It seems to me that English-language literary culture views translators as, predominantly, hosts. Translation as (forgive me for quoting this stalest of metaphors) bridge to another culture. Translator as organizer of a dinner party. Show and tell. Yet translation is not a discovery, nor a tray of hors d’oeuvres, but a collaboration, a making-from, a being-with. “Perhaps,” writes translator Jeremy Tiang, “if the dominant anglophone culture actually acknowledged itself to be part of the world, rather than treating ‘world literature’ as a spice rack to save itself from total blandness, more than three percent of books published in the United States would be in translation?”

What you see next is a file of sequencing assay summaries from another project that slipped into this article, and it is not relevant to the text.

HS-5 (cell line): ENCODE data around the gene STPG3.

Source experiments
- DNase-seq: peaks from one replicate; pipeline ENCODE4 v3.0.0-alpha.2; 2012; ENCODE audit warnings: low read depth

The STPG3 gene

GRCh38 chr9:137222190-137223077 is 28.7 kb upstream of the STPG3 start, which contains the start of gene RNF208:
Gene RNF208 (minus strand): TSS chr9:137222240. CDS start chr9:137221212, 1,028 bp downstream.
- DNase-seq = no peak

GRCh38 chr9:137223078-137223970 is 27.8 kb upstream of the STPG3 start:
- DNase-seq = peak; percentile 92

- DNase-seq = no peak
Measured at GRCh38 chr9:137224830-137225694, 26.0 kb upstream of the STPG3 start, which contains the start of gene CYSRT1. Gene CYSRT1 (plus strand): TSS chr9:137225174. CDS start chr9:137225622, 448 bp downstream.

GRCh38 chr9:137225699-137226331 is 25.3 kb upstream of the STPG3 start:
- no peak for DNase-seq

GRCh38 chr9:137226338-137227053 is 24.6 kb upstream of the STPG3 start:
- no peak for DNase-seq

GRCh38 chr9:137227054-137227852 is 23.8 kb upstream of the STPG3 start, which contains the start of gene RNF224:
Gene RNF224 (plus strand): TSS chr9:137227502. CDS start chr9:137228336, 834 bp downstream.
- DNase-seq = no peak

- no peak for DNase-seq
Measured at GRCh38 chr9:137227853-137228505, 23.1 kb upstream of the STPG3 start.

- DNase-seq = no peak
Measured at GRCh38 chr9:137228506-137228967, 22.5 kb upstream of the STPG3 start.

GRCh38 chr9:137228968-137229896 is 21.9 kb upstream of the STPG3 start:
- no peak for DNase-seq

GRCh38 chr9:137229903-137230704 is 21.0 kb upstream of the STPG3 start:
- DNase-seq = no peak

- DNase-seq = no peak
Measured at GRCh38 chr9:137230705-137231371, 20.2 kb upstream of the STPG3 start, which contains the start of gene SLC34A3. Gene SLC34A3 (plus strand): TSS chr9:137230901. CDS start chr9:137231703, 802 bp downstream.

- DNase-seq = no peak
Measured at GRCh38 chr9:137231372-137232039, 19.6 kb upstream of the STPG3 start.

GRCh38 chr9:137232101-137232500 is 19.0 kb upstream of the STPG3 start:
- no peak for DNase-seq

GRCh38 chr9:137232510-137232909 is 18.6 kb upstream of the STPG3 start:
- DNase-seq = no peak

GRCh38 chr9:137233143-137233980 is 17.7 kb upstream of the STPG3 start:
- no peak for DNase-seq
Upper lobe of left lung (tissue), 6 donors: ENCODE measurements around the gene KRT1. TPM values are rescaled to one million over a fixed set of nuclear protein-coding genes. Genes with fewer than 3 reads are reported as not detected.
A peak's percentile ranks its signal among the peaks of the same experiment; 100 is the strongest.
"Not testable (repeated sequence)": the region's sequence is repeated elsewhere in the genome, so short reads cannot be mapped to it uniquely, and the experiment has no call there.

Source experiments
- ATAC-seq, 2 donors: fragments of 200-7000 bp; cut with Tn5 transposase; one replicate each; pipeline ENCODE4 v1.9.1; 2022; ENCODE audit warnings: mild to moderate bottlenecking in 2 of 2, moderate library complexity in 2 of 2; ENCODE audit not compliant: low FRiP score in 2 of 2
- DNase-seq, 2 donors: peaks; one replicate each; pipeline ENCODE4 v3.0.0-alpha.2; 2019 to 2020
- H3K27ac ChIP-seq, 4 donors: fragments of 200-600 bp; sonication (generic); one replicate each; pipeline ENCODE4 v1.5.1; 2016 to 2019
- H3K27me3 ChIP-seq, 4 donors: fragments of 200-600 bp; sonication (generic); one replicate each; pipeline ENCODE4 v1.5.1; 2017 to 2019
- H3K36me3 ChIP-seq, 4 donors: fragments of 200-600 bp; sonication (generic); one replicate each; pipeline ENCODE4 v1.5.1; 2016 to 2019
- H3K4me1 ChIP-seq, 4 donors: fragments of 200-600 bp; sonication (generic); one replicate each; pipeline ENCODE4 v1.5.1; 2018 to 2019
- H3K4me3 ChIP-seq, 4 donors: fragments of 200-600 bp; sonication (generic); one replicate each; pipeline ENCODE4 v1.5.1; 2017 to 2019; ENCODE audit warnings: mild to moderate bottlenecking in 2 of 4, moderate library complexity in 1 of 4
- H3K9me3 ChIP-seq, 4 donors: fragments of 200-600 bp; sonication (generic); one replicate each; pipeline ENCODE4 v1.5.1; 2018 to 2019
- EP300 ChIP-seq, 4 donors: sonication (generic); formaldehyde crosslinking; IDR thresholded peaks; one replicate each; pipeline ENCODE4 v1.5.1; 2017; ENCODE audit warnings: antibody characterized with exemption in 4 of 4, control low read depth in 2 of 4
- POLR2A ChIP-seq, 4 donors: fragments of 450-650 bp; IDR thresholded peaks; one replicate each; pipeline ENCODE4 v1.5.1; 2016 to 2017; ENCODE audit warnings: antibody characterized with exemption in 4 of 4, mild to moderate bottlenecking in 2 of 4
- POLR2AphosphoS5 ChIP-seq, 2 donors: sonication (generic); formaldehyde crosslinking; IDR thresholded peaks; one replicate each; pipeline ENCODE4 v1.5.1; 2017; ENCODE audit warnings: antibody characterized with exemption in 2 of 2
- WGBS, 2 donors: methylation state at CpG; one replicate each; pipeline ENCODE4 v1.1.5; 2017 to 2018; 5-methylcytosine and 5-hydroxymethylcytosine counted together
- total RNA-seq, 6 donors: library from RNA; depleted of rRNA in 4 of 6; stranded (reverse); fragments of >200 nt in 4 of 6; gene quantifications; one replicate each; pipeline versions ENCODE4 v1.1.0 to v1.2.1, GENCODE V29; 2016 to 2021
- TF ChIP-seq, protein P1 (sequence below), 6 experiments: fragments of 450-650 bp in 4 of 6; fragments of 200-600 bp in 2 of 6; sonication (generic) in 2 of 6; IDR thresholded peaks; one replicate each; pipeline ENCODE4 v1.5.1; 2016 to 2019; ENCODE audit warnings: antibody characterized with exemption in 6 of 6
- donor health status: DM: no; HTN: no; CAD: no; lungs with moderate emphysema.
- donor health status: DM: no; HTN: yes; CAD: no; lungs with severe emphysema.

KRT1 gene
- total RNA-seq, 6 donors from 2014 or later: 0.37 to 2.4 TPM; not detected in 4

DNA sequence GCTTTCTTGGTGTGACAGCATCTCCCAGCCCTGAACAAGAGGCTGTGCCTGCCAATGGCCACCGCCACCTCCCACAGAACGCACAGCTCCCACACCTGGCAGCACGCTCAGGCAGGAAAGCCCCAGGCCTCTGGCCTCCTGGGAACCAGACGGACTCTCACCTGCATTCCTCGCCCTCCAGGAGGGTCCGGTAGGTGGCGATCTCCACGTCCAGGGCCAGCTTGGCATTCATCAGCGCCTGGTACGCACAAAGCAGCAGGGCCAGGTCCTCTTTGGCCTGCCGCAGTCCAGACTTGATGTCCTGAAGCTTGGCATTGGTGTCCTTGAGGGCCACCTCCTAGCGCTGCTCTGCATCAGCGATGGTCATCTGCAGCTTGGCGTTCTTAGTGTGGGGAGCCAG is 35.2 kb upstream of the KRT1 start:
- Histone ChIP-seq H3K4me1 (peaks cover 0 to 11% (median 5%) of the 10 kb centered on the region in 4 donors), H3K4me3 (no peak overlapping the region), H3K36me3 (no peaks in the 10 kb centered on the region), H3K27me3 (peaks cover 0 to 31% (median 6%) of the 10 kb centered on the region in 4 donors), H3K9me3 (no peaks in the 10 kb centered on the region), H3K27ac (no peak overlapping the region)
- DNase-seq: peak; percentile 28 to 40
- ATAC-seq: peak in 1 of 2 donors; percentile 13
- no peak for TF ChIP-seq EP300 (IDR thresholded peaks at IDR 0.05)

Both ethically and aesthetically, I’m more compelled by the thought of translator as eternal guest. Or, at any rate, as the kind of guest-host forged by being a long-term inhabitant, an apprentice, a participant-observer in another place: an arrival that becomes an entire life. A life in which being a friend and neighbor defines your everyday reality, even your identity, more than anything else. When I translate, I am not merely a guest in the Spanish language or in the culture of the poem or story or novel I’m translating; I’m also made more aware of being a guest in my own. No: not my own, because I don’t own it. I translate into English not because it’s “mine,” my “mother tongue,” my “dominant” language, but because I have learned it immersively and will never stop learning it. I sleep in it, steep in it, speak and write myself into it. It is relentless, this learning, with my object of study neither English nor Spanish per se, but rather the material, ever-evolving relationship between the two. I am a guest in both houses.